I blinked and it went from July to October. I’ve gone from bikinis and maxi dresses to jumpers and jogging bottoms in what feels like only a few days, not months. The tan has faded and my hands have started to crack from playground duty coldness!
I was very lucky this summer to go on a couple of trips! Last year, I went to Singapore and Bali which wiped my bank account clean (sorry mum and dad, sorry future me still living at home at 30). I am so happy that I managed to get away during the holidays.
I went away with friends for two weeks, my family for one week, and then I had a horrible cold for the remaining week of the holiday. I spent the whole time unable to breathe with a weeping eye (attractive). I wanted to feel better so desperately, and I did eventually! I was a picture of health come September 3rd when term started again (typical).
My first holiday was to Tel Aviv with my besties from work. One deaf friend (the infamous Ellie) and one hearing (Nikki Nik). I was interested to see how we would handle communication while abroad as it was going to be my first time travelling with a deaf person, although I very quickly learnt there was nothing to worry about!
Israeli’s can be said to be blunt. They are not timid to speak their mind like us British and pretty much do what they want without even apologising for it later (from my experience). Deaf culture share a similarity in this – the stereotype is that deaf people are also blunt! Some say it how it is and don’t beat around the bush. Some will tell you if you look bad. Some will ask personal questions because they want to know!
I found this abrupt behaviour quite amusing on holiday because it felt like being at school with the kids who are not afraid to be so honest. It may be seen as rude to most people, but when you understand it is a culture difference (deaf culture), it is easier to accept and get on with.
Signs and Gestures
I found myself using BSL wherever we went to try and communicate with people. It was much easier to use BSL instead of repeatedly trying to speak English with people who have a limited English vocabulary. The sign language and gestures were a much better way of communicating. Being in a country where the local language is not English puts a hearing and deaf person in the same playing field. We both had to find ways to communicate the best way we could and I felt privileged to have my sign language knowledge to aid me in this way.
Centre of Attention
I am from a drama background and I therefore do not shy away from attention. However, when using sign language people do stare and the attention irritates me. In the UK, I feel that people stare for the wrong reasons. I can’t explain the frustration, but I am sure it is felt by deaf people daily.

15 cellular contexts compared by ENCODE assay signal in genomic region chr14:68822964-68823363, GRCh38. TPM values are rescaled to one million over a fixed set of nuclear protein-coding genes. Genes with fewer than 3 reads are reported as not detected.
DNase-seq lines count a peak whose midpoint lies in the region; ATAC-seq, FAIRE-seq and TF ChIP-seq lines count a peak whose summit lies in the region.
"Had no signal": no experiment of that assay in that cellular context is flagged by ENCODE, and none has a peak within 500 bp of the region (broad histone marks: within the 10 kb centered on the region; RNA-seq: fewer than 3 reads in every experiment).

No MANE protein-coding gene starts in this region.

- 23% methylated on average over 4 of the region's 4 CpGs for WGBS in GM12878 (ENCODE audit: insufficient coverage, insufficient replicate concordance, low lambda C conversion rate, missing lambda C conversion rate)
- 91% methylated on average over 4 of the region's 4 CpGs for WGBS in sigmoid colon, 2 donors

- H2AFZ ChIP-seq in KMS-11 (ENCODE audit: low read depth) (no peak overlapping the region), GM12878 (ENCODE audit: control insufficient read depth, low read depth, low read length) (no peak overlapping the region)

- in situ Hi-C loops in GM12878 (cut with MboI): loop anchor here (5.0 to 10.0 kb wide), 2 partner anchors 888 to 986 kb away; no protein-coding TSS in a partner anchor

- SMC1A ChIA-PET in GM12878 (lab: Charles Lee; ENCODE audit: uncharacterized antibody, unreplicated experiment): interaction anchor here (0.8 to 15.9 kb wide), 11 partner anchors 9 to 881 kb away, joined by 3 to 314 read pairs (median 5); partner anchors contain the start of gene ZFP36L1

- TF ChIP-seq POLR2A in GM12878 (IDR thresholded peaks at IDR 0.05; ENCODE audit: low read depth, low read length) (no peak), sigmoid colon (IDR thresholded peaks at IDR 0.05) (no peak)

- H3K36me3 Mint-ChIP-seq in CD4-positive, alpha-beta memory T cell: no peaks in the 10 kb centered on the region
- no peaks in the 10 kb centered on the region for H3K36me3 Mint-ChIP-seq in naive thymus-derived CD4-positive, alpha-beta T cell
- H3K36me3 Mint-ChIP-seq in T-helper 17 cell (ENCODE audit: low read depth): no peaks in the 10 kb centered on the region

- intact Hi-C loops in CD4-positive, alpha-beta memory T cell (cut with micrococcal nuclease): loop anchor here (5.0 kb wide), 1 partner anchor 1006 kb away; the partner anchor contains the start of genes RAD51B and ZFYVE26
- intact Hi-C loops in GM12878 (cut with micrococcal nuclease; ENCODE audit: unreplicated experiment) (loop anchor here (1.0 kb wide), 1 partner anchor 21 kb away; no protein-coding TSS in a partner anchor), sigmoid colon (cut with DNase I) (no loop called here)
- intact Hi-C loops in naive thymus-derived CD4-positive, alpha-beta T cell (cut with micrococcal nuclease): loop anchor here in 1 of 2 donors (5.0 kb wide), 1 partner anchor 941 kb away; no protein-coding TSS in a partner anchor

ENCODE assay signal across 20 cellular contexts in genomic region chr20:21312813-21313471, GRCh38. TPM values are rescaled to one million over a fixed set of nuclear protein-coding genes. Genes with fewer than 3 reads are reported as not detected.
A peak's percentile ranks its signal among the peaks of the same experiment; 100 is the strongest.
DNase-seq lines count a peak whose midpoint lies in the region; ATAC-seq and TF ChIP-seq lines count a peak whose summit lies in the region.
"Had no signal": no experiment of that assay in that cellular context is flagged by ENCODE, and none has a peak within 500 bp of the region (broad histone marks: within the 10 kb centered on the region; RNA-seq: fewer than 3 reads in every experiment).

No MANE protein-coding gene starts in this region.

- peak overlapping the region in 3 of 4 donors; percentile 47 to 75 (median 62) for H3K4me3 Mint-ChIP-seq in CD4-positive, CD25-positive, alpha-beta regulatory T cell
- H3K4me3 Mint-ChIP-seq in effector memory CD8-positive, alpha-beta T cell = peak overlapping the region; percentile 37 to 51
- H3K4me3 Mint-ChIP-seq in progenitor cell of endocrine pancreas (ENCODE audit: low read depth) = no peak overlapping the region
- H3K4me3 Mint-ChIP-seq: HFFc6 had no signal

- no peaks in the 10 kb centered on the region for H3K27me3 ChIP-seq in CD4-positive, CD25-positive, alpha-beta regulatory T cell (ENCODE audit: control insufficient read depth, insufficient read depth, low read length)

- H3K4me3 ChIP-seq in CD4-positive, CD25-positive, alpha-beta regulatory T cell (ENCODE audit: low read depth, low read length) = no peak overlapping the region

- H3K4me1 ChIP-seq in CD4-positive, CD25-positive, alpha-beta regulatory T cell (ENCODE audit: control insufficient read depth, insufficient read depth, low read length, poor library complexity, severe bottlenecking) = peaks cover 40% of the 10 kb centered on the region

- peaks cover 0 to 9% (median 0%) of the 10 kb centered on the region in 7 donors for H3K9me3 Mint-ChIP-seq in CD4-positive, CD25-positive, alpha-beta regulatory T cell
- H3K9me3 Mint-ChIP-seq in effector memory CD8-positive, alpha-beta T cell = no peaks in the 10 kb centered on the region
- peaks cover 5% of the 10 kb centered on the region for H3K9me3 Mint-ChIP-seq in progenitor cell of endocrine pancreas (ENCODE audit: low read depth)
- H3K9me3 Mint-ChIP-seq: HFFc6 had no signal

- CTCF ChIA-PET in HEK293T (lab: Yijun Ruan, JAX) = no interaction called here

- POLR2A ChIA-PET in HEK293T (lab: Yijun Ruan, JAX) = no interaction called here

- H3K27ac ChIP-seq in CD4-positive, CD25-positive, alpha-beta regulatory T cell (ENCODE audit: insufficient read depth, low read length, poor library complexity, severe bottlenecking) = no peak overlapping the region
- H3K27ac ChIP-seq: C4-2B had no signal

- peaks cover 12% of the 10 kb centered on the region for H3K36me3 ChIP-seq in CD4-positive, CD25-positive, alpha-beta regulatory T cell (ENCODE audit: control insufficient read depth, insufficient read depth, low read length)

On holiday, people were watching, but I feel that they were genuinely interested in what was happening. One couple approached us and asked what Sign Language were we talking in. They also asked my friend questions like: ‘do you dream in sign language or are people talking with voices’, ‘do you meet other deaf people when on holiday’ and ‘is there an international sign language’?
Some people we met were out there were on a gap year, with mega hippy vibes, gone away to get themselves a new tattoo and having not washed for weeks in hope of ‘finding themselves’ – this may have something to do with their keen interest and questioning but even so, it’s more interest than what I see in the UK!
‘I met a deaf person once…’
Everyone has something they want to share in relation to deafness when they see us signing. In Israel they have a deaf museum. The employees there are deaf and hearing visitors come, put on sound proof headphones and walk around different rooms as if they are deaf. There is also one for the blind too!! When I would ask the people recommending we visit this museum what it is like, none of them had been there. They then didn’t know if there were any schools for deaf children or any further information other than the museum that they knew existed.
When I first went to University many people told me they had never met a Jewish person before, as if I was some sort of North London alien. It is the same with deaf people. People usually comment on the fact they either have or have not met a deaf person before. This is so peculiar because you would never comment on aspects of mainstream life in this way. This just proves we need more deaf role models and more positive deaf related things widespread.
‘You must find it hard to communicate with other deaf people when you can only talk in BSL’.
When abroad people want to know why Sign Language is not universal. People genuinely think it is ‘stupid’ that all countries have their own native sign language. Could you imagine saying that about spoken languages? No one ever criticises spoken languages being different, with in most cases, the majority of other people trying to learn one.
Deaf people will be used to having to adjust their register and communication style for the hearing world they live in. Meeting another deaf person who is not fluent in BSL is no problem. The use of gesturing and some internationally known signs will help, but overall it is much less of a problem than hearing trying to communicate in a different language abroad.
Now… I only have to wait one more day until October half term… not that I am counting down the hours or anything!
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